Astounding though it may be, the time for year-end reflection is here. As we head into 2018, one thing business owners might consider is their website content. Good content is almost like a full-time employee, promoting your brand and explaining your company to online customers 24/7. The question is, is your Web content pulling its weight?

There are five basic jobs your Web content should do—and if it’s falling short, there’s no time like the present to augment, revise, or even write all new content from scratch.

Here, basically, is your Web content’s job description.

Being Found

The bare minimum for any employee? Show up to work each day. Your Web content needs to show up in search engine queries, in particular—which means good localized SEO. In particular, you need written website content with:

  • Judiciously-employed keywords
  • A compelling and keyword-rich meta description
  • A compelling and keyword-rich SEO title
  • Your company’s NAP (name, address, and phone number) info displayed on every page

Offering Value

Your company website shouldn’t actually be about you—at least not entirely. Really, it should be about your customers. What are their pain points? What are the solutions they seek? And how can your company deliver value? Your written website content should address each of these things. Some examples:

  • An About Us page with a clear value proposition
  • Product and service pages that focus on benefits
  • Tutorials or how-tos that demonstrate how your products add value

Building Trust

Another important job for your website content? Earning the trust of your readers—and in particular your potential customers. Remember that your website is the capstone of your online reputation, and it should always make people feel more comfortable doing business with you. Consider including:

  • Thought leadership (such as a blog), proving that you know what you’re talking about
  • Product demos or guides, showing that they work as advertised
  • Testimonials
  • Reviews
  • Any guarantees or warranties you offer

Gathering Information

A good website offers information to its readers, but also harvests information for your business. This is usually done through a form, wherein visitors are asked to provide some basic contact information in exchange for something valuable. Ideas include:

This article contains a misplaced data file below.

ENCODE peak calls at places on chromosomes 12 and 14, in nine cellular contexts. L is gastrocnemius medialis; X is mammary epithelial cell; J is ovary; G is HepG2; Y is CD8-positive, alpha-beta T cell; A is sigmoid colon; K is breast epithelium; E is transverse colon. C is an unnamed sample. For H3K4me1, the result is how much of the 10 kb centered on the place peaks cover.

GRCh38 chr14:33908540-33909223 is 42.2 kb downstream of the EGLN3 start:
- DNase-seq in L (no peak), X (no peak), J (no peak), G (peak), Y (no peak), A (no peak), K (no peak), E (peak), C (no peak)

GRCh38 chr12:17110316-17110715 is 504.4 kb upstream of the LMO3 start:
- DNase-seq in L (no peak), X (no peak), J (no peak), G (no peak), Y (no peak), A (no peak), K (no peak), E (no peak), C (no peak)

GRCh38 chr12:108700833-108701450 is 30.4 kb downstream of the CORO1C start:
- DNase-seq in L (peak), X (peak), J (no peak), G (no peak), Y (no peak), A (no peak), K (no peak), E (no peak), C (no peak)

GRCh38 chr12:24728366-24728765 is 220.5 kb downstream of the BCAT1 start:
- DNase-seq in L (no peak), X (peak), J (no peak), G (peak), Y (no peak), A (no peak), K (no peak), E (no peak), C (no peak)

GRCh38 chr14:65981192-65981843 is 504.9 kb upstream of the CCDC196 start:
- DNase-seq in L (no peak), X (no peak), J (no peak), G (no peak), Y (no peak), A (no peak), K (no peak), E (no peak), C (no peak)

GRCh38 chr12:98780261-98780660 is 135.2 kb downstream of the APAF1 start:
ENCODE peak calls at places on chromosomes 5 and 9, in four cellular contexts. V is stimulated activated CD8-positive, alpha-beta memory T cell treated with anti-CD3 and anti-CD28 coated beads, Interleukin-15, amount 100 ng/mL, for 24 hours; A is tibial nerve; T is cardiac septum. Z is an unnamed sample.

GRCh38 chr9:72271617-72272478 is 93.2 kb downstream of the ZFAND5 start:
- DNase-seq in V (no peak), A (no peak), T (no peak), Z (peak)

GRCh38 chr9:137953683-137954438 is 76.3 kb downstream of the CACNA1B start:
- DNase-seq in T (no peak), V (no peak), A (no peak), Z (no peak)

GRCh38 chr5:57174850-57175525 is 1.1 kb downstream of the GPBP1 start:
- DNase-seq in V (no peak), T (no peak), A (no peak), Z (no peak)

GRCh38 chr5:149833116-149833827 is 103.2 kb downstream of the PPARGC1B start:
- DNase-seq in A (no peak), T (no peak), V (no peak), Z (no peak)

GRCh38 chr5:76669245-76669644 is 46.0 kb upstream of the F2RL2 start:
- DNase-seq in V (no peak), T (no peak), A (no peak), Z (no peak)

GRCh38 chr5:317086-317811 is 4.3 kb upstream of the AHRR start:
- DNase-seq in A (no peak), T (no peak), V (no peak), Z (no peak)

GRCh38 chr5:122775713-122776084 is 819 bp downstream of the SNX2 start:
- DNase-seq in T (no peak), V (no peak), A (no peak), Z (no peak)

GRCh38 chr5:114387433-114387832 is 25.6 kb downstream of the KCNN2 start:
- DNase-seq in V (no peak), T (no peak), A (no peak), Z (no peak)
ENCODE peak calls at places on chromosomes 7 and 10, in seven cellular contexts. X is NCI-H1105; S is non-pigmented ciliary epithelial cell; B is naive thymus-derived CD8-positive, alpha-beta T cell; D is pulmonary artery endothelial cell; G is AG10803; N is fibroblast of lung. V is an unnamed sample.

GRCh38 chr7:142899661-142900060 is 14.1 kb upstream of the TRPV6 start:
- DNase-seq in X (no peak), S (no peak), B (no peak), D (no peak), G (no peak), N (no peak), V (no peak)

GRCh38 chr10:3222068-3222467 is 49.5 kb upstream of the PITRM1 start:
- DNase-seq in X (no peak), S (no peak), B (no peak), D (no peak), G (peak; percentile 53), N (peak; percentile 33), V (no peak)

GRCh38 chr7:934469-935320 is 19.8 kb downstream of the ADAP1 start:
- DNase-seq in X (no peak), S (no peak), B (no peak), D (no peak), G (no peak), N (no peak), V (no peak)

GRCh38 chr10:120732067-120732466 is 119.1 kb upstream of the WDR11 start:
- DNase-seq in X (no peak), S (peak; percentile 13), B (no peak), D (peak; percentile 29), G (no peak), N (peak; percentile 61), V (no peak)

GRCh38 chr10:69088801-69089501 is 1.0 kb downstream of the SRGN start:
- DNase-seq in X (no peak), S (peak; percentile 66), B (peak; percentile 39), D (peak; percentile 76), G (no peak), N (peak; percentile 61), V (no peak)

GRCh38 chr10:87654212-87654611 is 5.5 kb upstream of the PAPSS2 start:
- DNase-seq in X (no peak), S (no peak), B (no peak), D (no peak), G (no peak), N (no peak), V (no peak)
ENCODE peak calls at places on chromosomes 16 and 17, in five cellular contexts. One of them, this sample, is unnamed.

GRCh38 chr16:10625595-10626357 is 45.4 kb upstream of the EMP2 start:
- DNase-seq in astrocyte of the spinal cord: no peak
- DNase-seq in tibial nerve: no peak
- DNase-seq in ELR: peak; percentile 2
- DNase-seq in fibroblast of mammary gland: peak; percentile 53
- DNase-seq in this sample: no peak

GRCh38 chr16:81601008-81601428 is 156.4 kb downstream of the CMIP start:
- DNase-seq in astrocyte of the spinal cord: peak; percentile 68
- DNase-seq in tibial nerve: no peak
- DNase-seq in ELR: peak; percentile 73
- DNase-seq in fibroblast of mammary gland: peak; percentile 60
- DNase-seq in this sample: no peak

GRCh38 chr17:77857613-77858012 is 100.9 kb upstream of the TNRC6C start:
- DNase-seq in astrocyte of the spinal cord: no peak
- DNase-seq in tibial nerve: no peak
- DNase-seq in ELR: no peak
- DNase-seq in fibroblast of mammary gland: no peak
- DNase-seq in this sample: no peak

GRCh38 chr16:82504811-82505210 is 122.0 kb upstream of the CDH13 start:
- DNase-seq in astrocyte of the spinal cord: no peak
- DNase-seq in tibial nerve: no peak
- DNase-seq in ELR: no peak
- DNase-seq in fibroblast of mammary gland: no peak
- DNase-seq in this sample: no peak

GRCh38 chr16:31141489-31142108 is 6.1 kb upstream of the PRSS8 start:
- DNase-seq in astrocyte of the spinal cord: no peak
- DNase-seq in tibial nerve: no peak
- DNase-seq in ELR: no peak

• Subscription to your email newsletter
  • A white paper or e-book
  • A one-time discount or coupon

Closing Sales

Finally, your website should convert. Ideally, when all these other parts are in place, your website can function as an around-the-clock sales generator, enticing customers to make purchases, set appointments, or reach out to your sales team directly. Some vital aspects of this include:

Is Your Website Doing its Job?

Take a little time over the holidays to give your website a performance review—and if it’s not doing all that it’s supposed to, consider a Web content overhaul. Our team can help, from strategizing through the writing itself. Reach out to Grammar Chic, Inc. at 803-831-7444 or www.grammarchic.net.

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Is Style the Missing Ingredient in Your Online Copywriting?

Online content creation is often spoken of in a purely functional capacity: You need to generate some words that will, in turn, give the search engines something to chew on, all while conveying your branding message in a clear and effective way.

But your writing can be technically precise, grammatically correct, and loaded with all the right SEO keywords, and still fail to make much of an impact—especially if it doesn’t start an emotional connection with your audience.

That’s something that happens only when you write with the right style—including all those old writerly concepts like diction, tone, and voice. Style is the oft-neglected aspect of content marketing—a field too often made dry, colorless, and technical—that often spells the difference between failure and success.